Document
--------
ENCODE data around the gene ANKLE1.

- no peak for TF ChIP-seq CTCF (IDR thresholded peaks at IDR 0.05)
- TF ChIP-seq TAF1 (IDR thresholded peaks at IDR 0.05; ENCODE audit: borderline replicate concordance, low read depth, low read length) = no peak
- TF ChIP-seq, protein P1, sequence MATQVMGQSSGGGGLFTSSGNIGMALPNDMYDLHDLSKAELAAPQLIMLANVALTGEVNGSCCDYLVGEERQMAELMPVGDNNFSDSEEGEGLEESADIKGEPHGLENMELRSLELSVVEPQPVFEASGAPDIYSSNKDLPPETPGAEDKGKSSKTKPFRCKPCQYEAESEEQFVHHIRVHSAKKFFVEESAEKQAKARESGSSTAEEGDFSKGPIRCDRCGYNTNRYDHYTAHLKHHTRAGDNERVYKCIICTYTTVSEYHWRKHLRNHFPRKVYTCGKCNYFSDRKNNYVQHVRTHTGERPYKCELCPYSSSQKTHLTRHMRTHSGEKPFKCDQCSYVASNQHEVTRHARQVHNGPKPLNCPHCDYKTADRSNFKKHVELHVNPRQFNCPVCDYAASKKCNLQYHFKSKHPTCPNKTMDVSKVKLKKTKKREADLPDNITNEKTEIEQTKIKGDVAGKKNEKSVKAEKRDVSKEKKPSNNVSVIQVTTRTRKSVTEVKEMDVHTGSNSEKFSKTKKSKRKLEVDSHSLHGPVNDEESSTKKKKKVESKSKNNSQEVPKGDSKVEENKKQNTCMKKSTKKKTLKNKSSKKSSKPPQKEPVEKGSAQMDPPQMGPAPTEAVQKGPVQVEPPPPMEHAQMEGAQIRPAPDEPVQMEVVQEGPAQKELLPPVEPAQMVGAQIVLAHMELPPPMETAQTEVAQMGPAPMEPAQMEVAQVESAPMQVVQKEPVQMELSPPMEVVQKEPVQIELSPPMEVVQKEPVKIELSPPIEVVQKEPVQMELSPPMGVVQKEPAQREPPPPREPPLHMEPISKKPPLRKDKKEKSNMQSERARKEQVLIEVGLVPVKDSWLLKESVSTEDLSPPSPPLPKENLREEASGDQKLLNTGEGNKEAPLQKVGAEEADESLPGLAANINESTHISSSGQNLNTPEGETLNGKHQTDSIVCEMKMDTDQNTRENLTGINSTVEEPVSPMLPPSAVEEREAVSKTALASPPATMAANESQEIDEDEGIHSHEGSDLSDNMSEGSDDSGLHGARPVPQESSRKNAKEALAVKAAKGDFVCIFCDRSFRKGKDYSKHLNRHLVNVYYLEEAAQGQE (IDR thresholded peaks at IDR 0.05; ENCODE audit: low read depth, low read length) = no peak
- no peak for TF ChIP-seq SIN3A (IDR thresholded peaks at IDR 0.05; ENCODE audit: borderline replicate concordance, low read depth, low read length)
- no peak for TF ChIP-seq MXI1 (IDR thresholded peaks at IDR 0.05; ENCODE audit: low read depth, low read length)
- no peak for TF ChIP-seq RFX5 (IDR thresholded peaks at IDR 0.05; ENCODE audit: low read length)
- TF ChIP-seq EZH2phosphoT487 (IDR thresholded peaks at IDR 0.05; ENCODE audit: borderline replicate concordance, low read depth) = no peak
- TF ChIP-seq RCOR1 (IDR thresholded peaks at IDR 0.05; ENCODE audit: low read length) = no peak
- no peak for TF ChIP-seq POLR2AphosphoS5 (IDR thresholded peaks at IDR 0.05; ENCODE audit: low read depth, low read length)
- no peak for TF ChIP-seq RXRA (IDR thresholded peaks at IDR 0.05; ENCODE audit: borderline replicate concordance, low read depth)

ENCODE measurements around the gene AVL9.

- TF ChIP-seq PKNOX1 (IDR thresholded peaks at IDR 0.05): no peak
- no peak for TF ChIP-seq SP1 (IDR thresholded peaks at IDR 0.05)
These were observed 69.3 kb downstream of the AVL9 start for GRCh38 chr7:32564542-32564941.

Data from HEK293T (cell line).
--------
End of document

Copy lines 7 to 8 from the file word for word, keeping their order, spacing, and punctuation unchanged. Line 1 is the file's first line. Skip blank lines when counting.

- no peak for TF ChIP-seq RFX5 (IDR thresholded peaks at IDR 0.05; ENCODE audit: low read length)
- TF ChIP-seq EZH2phosphoT487 (IDR thresholded peaks at IDR 0.05; ENCODE audit: borderline replicate concordance, low read depth) = no peak